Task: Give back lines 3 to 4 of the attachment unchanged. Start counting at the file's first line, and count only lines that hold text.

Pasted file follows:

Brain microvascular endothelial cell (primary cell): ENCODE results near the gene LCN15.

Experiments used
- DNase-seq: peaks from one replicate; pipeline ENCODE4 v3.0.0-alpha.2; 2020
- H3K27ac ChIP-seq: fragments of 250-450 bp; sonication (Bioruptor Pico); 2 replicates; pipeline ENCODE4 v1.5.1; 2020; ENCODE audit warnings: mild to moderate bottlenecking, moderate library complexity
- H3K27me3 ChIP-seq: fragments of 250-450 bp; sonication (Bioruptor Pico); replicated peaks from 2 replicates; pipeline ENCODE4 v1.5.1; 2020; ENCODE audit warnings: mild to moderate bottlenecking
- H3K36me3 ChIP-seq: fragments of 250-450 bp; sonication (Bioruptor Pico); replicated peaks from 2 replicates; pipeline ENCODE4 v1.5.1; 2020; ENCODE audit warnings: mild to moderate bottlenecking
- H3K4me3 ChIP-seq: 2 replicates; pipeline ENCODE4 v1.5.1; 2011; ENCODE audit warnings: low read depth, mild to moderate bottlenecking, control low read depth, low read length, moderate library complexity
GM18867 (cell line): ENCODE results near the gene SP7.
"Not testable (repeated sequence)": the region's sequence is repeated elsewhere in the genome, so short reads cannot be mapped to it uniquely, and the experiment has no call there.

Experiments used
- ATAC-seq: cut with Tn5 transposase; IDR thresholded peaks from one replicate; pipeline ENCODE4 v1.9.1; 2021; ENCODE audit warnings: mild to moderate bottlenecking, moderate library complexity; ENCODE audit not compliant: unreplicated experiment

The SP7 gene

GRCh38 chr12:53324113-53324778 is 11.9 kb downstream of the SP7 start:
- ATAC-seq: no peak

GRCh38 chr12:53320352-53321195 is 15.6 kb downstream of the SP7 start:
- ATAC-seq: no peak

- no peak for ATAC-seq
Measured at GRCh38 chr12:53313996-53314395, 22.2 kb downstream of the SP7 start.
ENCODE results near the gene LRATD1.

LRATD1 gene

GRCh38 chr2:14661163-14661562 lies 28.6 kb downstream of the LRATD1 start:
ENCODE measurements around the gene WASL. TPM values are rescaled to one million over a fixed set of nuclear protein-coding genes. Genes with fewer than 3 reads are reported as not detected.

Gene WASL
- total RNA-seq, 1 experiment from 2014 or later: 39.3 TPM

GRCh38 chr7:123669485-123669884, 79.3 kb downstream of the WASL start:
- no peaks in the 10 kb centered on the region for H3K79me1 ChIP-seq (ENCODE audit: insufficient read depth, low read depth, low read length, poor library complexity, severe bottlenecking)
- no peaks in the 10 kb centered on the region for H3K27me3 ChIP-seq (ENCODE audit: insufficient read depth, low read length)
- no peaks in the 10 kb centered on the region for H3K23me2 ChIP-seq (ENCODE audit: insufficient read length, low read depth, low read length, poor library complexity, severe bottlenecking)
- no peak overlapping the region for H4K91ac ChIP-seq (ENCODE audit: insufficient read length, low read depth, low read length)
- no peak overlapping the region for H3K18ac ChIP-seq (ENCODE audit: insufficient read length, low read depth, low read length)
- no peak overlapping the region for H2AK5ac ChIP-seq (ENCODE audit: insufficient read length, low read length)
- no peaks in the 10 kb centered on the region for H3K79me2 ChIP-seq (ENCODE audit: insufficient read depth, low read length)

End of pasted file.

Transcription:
- DNase-seq: peaks from one replicate; pipeline ENCODE4 v3.0.0-alpha.2; 2020
- H3K27ac ChIP-seq: fragments of 250-450 bp; sonication (Bioruptor Pico); 2 replicates; pipeline ENCODE4 v1.5.1; 2020; ENCODE audit warnings: mild to moderate bottlenecking, moderate library complexity